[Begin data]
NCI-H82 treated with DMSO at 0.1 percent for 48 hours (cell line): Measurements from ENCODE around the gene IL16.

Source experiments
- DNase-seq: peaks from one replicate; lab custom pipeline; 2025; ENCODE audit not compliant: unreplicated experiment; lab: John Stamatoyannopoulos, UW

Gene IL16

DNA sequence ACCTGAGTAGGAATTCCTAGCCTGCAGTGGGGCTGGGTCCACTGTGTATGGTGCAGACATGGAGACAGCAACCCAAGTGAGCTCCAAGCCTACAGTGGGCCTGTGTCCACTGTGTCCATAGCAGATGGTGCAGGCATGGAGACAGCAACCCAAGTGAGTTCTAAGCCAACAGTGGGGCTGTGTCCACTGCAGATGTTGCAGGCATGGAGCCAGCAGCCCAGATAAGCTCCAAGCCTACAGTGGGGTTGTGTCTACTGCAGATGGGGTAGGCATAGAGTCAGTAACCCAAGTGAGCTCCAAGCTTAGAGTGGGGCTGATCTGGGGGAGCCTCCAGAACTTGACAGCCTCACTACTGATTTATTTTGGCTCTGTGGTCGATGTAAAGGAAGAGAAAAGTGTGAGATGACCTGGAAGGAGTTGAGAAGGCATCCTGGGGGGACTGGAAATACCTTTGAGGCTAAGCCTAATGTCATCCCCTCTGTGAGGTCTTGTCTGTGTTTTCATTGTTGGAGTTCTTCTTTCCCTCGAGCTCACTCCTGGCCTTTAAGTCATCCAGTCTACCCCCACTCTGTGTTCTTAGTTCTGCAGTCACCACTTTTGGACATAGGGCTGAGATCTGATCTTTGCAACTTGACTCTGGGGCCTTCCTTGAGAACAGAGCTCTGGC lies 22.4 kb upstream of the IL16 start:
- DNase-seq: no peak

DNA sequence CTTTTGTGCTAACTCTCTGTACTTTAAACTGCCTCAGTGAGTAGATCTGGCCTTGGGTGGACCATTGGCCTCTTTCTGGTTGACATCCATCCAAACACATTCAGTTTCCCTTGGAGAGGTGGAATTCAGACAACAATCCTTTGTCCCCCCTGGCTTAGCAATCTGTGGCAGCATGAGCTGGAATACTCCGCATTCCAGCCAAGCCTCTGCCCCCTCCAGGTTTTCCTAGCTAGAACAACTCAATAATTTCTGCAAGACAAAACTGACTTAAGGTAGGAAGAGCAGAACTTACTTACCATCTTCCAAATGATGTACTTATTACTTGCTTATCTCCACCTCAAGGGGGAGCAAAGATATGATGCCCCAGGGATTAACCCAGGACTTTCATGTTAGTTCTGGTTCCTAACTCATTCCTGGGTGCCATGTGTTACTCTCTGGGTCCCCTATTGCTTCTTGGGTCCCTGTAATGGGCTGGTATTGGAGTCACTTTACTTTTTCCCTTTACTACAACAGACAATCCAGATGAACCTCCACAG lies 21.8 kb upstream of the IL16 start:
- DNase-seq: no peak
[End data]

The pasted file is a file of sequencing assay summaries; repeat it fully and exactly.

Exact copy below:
NCI-H82 treated with DMSO at 0.1 percent for 48 hours (cell line): Measurements from ENCODE around the gene IL16.

Source experiments
- DNase-seq: peaks from one replicate; lab custom pipeline; 2025; ENCODE audit not compliant: unreplicated experiment; lab: John Stamatoyannopoulos, UW

Gene IL16

DNA sequence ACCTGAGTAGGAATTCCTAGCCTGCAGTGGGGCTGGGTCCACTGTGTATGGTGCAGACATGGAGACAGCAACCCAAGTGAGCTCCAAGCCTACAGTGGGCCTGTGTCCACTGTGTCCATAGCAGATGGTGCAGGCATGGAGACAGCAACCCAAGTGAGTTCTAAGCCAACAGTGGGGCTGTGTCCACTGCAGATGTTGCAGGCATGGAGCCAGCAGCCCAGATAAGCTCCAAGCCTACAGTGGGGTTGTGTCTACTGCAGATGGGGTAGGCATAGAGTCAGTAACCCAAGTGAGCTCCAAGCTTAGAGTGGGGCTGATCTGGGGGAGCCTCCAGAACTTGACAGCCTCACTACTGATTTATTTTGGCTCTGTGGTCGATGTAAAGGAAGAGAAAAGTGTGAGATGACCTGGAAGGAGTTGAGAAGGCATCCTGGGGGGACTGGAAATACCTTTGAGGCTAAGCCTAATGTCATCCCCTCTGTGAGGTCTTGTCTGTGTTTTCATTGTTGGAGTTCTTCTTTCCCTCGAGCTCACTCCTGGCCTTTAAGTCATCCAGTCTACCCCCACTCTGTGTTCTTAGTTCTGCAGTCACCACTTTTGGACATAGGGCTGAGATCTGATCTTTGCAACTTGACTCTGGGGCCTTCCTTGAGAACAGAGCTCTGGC lies 22.4 kb upstream of the IL16 start:
- DNase-seq: no peak

DNA sequence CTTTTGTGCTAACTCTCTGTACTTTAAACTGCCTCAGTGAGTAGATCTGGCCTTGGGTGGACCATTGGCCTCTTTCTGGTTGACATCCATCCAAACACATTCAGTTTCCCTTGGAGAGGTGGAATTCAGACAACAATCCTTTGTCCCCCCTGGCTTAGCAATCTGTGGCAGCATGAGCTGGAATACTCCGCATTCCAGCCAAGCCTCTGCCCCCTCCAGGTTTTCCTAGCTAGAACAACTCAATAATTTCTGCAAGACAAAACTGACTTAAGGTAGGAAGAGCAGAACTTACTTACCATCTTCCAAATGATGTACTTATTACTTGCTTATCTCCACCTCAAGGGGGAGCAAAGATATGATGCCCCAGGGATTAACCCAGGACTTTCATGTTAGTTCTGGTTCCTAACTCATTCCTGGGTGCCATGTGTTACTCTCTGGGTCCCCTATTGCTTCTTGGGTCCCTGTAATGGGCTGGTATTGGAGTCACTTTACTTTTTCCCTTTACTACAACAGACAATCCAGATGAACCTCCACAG lies 21.8 kb upstream of the IL16 start:
- DNase-seq: no peak